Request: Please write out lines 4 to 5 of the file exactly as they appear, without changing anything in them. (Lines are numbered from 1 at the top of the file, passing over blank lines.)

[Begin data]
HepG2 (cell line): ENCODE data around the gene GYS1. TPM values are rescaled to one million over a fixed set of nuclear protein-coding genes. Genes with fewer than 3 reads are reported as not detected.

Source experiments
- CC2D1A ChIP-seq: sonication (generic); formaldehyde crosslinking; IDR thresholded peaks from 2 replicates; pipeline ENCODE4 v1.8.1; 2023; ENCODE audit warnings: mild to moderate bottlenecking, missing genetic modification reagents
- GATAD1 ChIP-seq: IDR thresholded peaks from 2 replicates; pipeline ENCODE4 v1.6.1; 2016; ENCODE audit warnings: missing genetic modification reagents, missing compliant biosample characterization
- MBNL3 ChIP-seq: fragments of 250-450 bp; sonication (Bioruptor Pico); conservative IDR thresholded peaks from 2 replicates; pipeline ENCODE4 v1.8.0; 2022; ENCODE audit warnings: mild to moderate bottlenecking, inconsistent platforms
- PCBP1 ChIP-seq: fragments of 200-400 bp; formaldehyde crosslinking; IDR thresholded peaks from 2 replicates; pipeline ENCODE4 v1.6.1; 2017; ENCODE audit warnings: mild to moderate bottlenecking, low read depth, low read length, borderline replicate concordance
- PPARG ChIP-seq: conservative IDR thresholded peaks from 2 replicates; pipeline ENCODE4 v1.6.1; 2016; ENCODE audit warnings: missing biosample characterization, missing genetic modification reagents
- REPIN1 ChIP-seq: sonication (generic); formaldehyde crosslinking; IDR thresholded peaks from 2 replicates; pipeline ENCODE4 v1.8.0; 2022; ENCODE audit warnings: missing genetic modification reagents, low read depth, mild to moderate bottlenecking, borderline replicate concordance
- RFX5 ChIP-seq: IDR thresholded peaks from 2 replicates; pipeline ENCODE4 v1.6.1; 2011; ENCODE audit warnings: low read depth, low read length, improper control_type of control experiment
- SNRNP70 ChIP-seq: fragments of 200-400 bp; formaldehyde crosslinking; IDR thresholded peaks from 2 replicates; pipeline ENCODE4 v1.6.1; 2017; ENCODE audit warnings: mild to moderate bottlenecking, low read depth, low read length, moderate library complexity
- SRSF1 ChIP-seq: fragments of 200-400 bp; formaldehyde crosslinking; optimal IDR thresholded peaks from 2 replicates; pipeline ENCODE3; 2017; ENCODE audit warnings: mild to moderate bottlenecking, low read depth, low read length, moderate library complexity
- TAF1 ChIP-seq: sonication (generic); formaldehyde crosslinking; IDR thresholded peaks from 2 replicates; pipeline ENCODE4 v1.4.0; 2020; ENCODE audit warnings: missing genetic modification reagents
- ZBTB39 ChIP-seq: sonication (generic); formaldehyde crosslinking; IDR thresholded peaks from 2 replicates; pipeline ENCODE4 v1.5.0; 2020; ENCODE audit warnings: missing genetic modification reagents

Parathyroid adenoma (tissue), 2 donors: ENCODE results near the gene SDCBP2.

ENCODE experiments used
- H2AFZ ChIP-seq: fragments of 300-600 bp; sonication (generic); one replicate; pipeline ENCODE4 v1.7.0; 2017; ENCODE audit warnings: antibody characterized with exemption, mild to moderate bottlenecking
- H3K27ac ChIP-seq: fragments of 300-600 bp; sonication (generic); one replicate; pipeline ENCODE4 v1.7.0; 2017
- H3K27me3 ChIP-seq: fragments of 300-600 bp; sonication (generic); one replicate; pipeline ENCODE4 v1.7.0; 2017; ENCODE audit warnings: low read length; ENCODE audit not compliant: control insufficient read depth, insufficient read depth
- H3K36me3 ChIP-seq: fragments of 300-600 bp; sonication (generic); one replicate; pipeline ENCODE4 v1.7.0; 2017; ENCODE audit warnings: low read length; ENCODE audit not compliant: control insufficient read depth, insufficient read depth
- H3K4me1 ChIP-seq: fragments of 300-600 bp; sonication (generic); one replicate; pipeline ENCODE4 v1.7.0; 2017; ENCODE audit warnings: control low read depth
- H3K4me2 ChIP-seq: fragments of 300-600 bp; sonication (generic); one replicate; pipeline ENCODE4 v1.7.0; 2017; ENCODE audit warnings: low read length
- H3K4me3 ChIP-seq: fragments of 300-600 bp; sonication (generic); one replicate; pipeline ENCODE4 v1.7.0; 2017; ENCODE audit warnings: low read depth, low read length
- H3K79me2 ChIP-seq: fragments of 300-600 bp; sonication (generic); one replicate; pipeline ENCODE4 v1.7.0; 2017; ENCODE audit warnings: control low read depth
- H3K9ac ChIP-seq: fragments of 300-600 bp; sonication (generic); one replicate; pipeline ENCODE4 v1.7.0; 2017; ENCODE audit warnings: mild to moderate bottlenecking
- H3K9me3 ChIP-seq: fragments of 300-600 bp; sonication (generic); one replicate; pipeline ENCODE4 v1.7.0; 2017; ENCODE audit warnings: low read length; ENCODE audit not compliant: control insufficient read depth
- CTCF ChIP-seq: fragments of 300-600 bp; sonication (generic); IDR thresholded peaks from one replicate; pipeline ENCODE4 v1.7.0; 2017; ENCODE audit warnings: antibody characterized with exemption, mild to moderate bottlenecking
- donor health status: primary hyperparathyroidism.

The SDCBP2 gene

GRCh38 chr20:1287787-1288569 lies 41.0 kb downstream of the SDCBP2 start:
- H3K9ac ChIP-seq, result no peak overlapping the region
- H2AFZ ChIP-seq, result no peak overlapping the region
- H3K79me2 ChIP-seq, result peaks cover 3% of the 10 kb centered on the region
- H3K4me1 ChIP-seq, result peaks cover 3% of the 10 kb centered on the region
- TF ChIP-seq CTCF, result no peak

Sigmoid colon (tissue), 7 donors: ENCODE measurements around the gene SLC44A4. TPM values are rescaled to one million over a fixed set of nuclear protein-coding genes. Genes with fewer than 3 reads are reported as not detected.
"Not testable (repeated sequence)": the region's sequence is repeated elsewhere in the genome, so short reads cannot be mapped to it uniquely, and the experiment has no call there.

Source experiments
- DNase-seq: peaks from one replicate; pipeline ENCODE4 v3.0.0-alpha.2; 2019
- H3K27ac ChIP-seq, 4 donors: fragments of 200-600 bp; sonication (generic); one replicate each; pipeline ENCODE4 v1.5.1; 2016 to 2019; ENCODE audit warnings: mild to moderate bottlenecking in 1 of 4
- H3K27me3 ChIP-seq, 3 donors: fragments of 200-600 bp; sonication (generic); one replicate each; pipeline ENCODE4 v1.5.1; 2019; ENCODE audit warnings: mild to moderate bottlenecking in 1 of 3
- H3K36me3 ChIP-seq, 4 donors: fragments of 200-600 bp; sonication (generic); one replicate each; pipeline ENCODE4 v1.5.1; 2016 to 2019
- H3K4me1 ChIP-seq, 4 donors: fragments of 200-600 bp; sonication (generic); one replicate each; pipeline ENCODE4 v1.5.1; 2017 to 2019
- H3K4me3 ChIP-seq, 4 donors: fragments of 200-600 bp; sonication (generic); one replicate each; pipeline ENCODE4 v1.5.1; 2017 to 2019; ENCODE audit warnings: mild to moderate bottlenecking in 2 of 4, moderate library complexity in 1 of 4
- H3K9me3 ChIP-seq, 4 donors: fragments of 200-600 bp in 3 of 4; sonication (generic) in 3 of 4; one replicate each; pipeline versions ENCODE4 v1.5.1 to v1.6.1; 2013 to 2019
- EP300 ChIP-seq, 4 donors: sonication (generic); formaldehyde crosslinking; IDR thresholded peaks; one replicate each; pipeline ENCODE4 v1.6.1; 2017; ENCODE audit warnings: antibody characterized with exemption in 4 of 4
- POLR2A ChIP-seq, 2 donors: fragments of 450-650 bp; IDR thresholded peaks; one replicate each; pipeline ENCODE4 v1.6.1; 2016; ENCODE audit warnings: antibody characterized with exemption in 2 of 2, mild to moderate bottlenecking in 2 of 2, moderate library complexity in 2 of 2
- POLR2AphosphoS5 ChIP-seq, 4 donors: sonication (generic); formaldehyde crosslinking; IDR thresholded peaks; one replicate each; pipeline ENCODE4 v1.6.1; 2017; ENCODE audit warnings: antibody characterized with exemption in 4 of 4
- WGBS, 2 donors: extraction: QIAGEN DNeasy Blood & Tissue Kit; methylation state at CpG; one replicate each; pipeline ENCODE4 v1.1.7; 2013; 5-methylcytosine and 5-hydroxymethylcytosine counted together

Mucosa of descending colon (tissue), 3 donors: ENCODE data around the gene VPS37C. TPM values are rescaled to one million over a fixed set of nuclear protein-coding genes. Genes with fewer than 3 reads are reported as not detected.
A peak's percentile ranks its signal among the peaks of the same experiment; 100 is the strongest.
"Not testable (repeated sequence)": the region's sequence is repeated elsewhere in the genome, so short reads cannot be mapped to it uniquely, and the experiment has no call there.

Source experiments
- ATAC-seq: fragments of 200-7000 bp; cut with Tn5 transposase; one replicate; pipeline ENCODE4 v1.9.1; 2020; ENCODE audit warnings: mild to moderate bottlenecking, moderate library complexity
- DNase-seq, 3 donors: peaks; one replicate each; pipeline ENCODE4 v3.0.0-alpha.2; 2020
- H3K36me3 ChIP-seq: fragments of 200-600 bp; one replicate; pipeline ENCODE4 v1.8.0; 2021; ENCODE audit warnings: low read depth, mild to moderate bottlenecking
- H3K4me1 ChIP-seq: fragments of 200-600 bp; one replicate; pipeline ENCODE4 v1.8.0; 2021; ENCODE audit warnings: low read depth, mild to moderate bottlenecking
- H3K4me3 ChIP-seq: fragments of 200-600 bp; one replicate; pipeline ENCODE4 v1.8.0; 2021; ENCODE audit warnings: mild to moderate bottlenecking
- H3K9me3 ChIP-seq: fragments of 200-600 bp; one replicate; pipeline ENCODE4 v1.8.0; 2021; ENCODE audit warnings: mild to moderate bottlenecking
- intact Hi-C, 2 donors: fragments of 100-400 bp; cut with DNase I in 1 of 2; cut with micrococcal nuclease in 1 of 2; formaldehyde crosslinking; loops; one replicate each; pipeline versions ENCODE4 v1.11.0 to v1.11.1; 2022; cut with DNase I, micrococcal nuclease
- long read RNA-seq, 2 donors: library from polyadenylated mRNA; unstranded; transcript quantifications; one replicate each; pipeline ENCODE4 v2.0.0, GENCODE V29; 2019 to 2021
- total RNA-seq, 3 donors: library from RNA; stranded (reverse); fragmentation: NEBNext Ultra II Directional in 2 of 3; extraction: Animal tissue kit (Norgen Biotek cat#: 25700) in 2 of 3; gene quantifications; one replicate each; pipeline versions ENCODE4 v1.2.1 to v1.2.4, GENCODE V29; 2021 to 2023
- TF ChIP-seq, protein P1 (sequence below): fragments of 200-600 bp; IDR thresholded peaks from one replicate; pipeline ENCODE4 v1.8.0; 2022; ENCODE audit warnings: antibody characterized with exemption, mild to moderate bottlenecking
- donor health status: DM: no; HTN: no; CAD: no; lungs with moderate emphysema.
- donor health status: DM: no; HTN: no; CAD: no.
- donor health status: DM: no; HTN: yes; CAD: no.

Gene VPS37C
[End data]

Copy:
- GATAD1 ChIP-seq: IDR thresholded peaks from 2 replicates; pipeline ENCODE4 v1.6.1; 2016; ENCODE audit warnings: missing genetic modification reagents, missing compliant biosample characterization
- MBNL3 ChIP-seq: fragments of 250-450 bp; sonication (Bioruptor Pico); conservative IDR thresholded peaks from 2 replicates; pipeline ENCODE4 v1.8.0; 2022; ENCODE audit warnings: mild to moderate bottlenecking, inconsistent platforms